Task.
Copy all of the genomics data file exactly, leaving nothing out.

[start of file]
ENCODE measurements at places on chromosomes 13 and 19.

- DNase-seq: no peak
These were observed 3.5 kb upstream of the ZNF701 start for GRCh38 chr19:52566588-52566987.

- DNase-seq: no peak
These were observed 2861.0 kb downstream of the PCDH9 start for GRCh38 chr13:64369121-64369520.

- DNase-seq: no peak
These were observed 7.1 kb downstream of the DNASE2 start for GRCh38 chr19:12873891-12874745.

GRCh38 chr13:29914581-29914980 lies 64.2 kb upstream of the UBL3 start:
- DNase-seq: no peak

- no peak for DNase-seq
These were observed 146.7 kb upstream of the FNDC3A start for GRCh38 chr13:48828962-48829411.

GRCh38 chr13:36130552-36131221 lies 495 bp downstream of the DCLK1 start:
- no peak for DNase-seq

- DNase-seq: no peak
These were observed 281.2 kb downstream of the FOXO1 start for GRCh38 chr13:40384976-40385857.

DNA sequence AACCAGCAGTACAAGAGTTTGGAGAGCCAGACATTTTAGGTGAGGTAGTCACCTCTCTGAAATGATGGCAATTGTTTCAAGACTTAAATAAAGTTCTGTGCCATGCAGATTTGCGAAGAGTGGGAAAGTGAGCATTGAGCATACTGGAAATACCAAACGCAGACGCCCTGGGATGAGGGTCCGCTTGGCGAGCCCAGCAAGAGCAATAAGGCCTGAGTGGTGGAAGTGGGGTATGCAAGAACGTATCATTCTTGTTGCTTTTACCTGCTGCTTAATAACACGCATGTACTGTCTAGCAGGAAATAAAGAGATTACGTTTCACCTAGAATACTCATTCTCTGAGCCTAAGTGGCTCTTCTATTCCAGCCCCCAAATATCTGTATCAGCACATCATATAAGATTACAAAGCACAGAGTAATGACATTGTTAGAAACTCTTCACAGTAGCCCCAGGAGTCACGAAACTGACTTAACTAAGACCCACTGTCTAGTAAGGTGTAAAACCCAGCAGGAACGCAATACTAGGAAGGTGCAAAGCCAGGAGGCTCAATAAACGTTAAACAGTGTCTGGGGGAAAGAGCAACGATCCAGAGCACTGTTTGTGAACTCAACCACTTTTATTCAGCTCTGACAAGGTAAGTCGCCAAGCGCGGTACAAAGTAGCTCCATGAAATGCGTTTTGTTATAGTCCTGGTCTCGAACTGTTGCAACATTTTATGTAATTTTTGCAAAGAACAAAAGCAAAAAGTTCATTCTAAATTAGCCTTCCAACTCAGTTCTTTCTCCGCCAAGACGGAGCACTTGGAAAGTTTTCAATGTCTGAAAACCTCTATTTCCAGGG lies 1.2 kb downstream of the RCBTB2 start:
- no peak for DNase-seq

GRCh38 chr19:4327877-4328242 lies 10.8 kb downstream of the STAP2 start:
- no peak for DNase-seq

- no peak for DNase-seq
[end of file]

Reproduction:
ENCODE measurements at places on chromosomes 13 and 19.

- DNase-seq: no peak
These were observed 3.5 kb upstream of the ZNF701 start for GRCh38 chr19:52566588-52566987.

- DNase-seq: no peak
These were observed 2861.0 kb downstream of the PCDH9 start for GRCh38 chr13:64369121-64369520.

- DNase-seq: no peak
These were observed 7.1 kb downstream of the DNASE2 start for GRCh38 chr19:12873891-12874745.

GRCh38 chr13:29914581-29914980 lies 64.2 kb upstream of the UBL3 start:
- DNase-seq: no peak

- no peak for DNase-seq
These were observed 146.7 kb upstream of the FNDC3A start for GRCh38 chr13:48828962-48829411.

GRCh38 chr13:36130552-36131221 lies 495 bp downstream of the DCLK1 start:
- no peak for DNase-seq

- DNase-seq: no peak
These were observed 281.2 kb downstream of the FOXO1 start for GRCh38 chr13:40384976-40385857.

DNA sequence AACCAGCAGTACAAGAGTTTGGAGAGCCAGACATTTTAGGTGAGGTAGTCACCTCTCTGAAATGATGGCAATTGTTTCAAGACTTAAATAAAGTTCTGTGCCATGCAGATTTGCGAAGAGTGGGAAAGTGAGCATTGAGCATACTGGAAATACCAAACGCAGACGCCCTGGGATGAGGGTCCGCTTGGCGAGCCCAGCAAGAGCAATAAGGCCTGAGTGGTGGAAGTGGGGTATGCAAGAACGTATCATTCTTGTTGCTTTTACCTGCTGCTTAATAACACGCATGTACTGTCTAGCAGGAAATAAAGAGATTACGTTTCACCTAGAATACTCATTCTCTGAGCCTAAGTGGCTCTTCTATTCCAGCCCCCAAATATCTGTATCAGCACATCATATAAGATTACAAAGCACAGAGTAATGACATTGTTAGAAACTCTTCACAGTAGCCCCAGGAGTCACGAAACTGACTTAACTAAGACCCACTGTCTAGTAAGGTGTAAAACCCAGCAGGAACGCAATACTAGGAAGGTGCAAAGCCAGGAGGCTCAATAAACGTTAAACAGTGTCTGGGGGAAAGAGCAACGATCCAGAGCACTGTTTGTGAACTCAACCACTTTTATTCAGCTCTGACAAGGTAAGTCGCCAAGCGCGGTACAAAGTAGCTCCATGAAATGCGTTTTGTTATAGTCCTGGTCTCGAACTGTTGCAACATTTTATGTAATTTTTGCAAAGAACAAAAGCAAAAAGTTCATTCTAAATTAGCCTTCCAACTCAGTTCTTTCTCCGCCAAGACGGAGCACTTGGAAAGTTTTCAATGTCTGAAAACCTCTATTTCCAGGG lies 1.2 kb downstream of the RCBTB2 start:
- no peak for DNase-seq

GRCh38 chr19:4327877-4328242 lies 10.8 kb downstream of the STAP2 start:
- no peak for DNase-seq

- no peak for DNase-seq